The difference between Education, school, and learning

For my Masters course on Leveraging Technology, I had to write a paper that addressed the following prompt. I thought, instead of just sharing it with my professor, I’d also share it with you. It’s based on a blog post that has been sitting in my ‘drafts’ folder since after Learning 2.010! I’m still not entirely happy with it, but it’s a start. At least it’s out of my ‘drafts’ folder now…

As an expert on the use of technology in education, you have been called upon by a United Nations committee to ‘testify’ on the impact and efficacy of technology in education. Prior to the session, you are provided with the four questions the panel will ask so you can adequately prepare your answers. Please do so.

A. Based on your experience and passion, what is your personal vision of education?

B. Please explain how technology currently informs that vision.

C. What emerging technology trends will impact your vision of education in the next three years?

D. If you were appointed as the global technology czar, what would be your first order of business? How would you know if you were successful?

I believe that Education, school and learning are three disparate concepts that are often conflated. As has been noted by speakers such as Ken Robinson, the industrial age of Education has used schools as the factories by which the “learning” has been the output. All learning took place in schools and all schools existed within the sphere of Education. If we were to diagram it, it might have looked something like this:

With the rise in opportunities afforded through the continued integration of technology, I believe that that diagram is shifting. There still exists overlapping areas between the three concepts, but I think it is a mistake to assume school implies learning, or that learning implies organized Education. In fact, I believe that the state of Education, school and learning currently looks more like this:

There are a myriad of opportunities for learning to take place outside of the formal institution of Education and outside of the formal setting of schools. This has always been the case, but increased access to technology has made these opportunities more abundant and more obvious. In fact, as we continue along this path, I believe that we will see an increased shift towards the center, where the overlapping areas of these three concepts increases:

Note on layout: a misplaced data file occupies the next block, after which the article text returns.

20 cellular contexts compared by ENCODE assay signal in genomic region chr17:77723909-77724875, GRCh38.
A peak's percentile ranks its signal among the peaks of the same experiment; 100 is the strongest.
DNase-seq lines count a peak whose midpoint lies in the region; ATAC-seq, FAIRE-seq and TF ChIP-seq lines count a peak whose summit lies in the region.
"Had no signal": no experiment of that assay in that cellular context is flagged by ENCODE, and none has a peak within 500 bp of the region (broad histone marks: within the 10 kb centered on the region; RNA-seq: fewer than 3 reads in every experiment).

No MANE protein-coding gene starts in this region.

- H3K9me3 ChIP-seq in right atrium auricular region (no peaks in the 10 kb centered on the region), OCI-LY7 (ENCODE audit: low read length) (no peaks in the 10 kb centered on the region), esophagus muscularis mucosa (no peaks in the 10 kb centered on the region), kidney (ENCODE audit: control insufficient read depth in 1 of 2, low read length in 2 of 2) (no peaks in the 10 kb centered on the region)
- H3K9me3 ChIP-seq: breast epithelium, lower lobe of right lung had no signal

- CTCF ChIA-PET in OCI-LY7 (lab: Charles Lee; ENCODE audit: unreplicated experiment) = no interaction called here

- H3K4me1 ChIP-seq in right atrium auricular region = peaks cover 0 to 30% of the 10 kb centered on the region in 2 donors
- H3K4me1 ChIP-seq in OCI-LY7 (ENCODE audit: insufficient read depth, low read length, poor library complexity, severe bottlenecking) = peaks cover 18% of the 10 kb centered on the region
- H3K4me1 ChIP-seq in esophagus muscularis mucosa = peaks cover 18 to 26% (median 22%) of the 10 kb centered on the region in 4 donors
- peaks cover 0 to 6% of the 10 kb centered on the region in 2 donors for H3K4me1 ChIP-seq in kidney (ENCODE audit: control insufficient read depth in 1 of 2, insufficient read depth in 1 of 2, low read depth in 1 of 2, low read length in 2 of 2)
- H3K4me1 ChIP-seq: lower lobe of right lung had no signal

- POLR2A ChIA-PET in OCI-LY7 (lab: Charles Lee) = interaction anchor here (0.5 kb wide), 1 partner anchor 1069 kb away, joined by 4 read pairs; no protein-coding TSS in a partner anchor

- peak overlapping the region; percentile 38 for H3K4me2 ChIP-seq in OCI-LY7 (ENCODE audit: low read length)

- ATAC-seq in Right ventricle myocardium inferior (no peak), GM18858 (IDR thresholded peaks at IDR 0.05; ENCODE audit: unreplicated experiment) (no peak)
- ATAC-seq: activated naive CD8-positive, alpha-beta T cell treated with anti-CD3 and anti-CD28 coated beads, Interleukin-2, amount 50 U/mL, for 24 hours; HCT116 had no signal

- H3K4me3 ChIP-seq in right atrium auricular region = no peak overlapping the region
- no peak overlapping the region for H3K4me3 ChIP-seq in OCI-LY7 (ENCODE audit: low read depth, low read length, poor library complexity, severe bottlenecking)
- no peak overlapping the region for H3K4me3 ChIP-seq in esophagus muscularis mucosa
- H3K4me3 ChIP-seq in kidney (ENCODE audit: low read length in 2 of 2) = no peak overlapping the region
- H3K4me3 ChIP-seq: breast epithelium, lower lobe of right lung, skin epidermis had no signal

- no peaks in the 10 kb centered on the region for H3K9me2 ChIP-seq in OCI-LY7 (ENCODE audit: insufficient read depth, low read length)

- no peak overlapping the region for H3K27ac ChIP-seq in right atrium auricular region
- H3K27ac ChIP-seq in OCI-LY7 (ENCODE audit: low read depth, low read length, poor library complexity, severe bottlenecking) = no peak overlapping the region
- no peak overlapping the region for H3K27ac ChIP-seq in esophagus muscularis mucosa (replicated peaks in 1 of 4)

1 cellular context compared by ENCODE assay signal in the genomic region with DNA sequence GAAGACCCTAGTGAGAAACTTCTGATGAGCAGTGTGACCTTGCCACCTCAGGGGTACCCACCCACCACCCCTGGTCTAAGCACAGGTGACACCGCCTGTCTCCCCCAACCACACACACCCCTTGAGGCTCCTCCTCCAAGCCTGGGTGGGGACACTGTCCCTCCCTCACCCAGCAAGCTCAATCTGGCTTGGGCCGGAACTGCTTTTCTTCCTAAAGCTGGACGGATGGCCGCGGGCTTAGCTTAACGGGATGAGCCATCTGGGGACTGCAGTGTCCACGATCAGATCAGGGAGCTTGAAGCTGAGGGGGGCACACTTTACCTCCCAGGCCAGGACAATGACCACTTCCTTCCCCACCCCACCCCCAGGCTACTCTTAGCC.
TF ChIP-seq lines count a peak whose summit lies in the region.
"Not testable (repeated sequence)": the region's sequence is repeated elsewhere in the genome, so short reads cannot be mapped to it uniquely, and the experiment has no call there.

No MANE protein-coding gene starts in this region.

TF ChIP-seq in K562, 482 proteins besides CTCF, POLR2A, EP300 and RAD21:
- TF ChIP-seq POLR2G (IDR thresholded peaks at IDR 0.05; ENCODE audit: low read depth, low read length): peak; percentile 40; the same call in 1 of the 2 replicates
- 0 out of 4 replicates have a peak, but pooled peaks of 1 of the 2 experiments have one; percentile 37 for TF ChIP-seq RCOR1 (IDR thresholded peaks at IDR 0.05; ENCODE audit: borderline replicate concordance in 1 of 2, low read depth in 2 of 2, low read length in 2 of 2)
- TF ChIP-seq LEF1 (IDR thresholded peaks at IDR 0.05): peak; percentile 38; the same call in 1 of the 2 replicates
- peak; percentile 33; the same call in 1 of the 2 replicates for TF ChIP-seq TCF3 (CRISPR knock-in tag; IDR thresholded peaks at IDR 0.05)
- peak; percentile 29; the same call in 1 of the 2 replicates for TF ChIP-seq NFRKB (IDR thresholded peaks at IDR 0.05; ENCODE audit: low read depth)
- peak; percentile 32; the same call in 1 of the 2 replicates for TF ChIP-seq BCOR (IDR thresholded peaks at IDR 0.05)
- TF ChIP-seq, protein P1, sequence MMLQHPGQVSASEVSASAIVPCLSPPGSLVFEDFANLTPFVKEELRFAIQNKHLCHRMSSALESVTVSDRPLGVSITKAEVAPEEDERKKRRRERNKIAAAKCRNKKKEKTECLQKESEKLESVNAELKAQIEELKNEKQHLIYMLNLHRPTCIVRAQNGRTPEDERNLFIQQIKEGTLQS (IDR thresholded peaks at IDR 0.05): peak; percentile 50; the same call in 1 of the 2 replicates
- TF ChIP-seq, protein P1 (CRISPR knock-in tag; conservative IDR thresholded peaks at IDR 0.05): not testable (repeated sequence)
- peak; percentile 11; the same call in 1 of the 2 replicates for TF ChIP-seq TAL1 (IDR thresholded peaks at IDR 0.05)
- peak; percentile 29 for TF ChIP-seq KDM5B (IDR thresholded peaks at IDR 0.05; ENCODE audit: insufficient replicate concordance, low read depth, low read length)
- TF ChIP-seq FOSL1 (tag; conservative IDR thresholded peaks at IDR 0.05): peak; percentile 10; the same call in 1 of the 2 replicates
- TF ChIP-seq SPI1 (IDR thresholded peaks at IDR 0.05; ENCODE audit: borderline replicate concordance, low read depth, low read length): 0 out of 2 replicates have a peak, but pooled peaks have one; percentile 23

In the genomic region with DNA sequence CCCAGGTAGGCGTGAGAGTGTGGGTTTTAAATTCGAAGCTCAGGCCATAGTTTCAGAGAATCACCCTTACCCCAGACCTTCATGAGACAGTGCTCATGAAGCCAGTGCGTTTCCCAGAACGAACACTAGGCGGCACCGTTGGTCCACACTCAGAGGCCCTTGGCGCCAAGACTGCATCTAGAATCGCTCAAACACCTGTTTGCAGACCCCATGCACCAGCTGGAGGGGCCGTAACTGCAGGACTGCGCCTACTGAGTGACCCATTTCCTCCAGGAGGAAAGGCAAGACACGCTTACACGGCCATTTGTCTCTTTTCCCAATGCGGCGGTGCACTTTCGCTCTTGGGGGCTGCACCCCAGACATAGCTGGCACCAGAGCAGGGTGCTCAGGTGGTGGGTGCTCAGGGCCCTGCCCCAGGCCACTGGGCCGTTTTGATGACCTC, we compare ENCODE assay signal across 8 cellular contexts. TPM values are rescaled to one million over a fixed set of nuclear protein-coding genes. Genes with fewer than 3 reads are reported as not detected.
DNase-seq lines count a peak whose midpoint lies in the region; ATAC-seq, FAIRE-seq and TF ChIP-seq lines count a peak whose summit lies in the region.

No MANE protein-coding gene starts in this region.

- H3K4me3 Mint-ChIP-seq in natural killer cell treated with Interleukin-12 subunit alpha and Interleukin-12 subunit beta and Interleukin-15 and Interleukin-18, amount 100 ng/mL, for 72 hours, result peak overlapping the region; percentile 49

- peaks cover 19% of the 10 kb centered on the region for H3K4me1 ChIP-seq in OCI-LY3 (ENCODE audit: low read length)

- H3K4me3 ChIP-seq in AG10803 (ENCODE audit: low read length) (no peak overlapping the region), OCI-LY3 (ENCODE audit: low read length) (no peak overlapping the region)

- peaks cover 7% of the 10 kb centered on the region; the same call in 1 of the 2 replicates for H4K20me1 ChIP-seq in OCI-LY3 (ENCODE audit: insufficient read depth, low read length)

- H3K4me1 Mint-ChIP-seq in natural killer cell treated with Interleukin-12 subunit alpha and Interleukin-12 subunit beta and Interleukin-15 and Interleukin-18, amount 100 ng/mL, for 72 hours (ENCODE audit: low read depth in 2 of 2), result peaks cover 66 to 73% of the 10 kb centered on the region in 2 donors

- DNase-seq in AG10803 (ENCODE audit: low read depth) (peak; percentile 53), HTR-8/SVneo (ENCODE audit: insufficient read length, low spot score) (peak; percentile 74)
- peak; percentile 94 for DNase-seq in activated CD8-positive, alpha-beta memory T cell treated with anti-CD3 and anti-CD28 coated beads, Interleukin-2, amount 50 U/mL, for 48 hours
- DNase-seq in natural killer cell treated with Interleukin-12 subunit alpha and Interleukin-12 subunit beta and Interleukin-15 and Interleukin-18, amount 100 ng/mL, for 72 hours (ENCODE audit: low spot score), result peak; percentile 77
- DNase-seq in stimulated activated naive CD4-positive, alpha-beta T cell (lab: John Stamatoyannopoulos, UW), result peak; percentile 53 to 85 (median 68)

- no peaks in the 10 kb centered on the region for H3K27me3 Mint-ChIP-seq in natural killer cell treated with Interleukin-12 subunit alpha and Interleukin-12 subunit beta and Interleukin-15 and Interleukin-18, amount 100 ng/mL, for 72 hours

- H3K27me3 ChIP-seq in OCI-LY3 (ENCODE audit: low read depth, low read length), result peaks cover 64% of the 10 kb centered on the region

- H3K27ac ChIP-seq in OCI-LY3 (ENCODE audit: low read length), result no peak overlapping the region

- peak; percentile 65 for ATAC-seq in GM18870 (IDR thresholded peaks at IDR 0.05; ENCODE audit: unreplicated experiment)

Technology has had two major effects on knowledge. First, it has significantly decreased the half-life of facts. According to Samuel Arbessman, “we must admit to ourselves that a large fraction of what we learn is going to be obsolete within a few years” and that “we need to constantly reeducate ourselves, avoid memorization, and start looking up facts to make sure that we have the most updated knowledge.”

Secondly, technology has made the effective value of knowledge zero. It used to be that people would pay huge sums of money to attend prestigious universities so that they could learn from the professors there. Now, top-tier universities like MIT, Harvard, UC Berkeley, and Stanford are making their content available for free online through services like iTunes U or through MOOC providers like Udacity.

Individuals have access to all of that ever-changing content because of advances in technology. The increasing hyper-connectedness of our world means that we have quicker access to more information than ever before and there are no signs that these trends will not slow down.